LOCKSS: Property Server Operations
LOCKSS: Property Server Operations
The Property Server makes LOCKSS properties available to LOCKSS and CLOCKSS boxes via the HTTP and HTTPS protocols. Although any web server would suffice, the Property Server for LOCKSS and CLOCKSS uses the free and open-source Apache HTTP Server under the Ubuntu Server LTS operating system.
Apache Virtual Host
Currently, the Property Servers for all PLNs, including CLOCKSS, use the same Apache Virtual Host definition. Each PLN, including CLOCKSS, has separate access control definitions for the LOCKSS daemon property files and plugins served by the Property Server. CLOCKSS has three different LOCKSS daemon properties; one for each class of machines it runs:
- CLOCKSS Ingest
- CLOCKSS Production
- CLOCKSS Triggered
A typical access control definition within the Property Server looks like:
<Directory "/home/www/props/html/clockss"> Order deny,allow Deny from all Include /etc/apache2/access.d/props/lockss Include /etc/apache2/access.d/props/clockss </Directory>
The properties for a PLN such as CLOCKSS are only accessible by machines on the LOCKSS subnet 18.104.22.168/24 at Stanford and by authorized boxes in each network, such as CLOCKSS Ingest and Production boxes. A machine's IP address must be explicitly added to the ACL by a designated LOCKSS engineer before the machine can access the appropriate property files.
Property Change Process
Use of version control
LOCKSS property files are static XML files and changes are made through RCS, an early revision control system still maintained by the GNU Project. Changes are made by checking out and locking the property file to be updated, making changes and finally, checking it in (with a brief description of changes) and unlocking. It is possible to revert to an earlier version of a file, if necessary, using RCS.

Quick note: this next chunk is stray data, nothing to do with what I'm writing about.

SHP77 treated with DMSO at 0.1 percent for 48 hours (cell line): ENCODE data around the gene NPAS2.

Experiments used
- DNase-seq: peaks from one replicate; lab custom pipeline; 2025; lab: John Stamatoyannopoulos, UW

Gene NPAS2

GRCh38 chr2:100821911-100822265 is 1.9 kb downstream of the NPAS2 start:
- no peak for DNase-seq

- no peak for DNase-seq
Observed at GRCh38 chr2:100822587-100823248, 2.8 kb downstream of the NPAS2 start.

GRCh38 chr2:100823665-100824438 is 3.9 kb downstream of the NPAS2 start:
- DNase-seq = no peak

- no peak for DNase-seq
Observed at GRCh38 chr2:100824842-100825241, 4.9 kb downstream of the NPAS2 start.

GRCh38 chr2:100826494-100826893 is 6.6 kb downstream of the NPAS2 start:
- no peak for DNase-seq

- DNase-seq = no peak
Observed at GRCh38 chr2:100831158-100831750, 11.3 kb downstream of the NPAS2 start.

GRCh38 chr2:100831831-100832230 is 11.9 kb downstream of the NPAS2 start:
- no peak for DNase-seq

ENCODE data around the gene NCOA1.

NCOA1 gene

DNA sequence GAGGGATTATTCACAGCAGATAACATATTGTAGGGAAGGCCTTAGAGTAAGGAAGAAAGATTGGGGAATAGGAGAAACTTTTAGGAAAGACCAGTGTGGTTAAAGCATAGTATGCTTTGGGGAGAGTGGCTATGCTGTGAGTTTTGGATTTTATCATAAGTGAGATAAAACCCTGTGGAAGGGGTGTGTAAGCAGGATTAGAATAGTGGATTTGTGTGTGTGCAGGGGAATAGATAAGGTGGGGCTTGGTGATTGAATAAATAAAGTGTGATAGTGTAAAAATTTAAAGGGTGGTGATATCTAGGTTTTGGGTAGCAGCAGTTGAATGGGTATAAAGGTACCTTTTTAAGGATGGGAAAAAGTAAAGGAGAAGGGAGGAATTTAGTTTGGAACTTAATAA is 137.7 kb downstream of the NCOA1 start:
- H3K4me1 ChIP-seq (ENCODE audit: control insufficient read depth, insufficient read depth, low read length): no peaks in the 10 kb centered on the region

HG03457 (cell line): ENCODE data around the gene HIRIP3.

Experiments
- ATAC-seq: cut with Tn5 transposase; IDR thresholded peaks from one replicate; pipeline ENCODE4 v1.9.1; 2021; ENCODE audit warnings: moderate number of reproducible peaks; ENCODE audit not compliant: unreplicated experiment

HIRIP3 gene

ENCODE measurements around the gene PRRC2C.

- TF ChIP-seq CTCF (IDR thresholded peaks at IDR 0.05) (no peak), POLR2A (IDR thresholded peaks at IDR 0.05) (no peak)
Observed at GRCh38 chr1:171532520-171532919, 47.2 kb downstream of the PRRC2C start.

Property Server Access Control
Only authorized LOCKSS team members are allowed to login to the Property Server. Additionally, a LOCKSS team member's user account must be part of a privileged user group to modify the CLOCKSS property files.
The CLOCKSS property files refer the LOCKSS daemon running on CLOCKSS boxes to a URL where the daemon can retrieve CLOCKSS-specific LOCKSS daemon plugins as signed .jar files, generated as described in LOCKSS: Software Development Process. These plugins are also served by the CLOCKSS Property Server and are served in a way that allows them to be preserved by the LOCKSS daemon. The Apache definition is as follows:
<Directory "/home/www/props/html/clockss/plugins"> Options Indexes MultiViews IndexOptions IgnoreCase SuppressHTMLPreamble IndexIgnore .. held FOOTER* HeaderName HEADER.html ReadmeName FOOTER.html </Directory>
Cloud Mirror and Fail-over
Amazon EC2 Instance
The LOCKSS Property Server and HTTP server are mirrored to an Amazon Elastic Computing Cloud (EC2) instance nightly (and any changes made to the mirror are lost on the next sync cycle). If the CLOCKSS Property Server or HTTP server needs downtime for maintenance or experiences a problem (due to hardware failure or network or power outage) the mirror can take its place and continue to provide core services.
Our EC2 instance is currently running in Amazon's US-EAST-1 region located in northern Virginia and should be insulated from a catastrophic event on the West Coast. Amazon Web Service (AWS) makes it easy to replicate the mirror to other regions within the United States or internationally (Ireland, Singapore, Sydney, Tokyo, Sao Paulo) if necessary.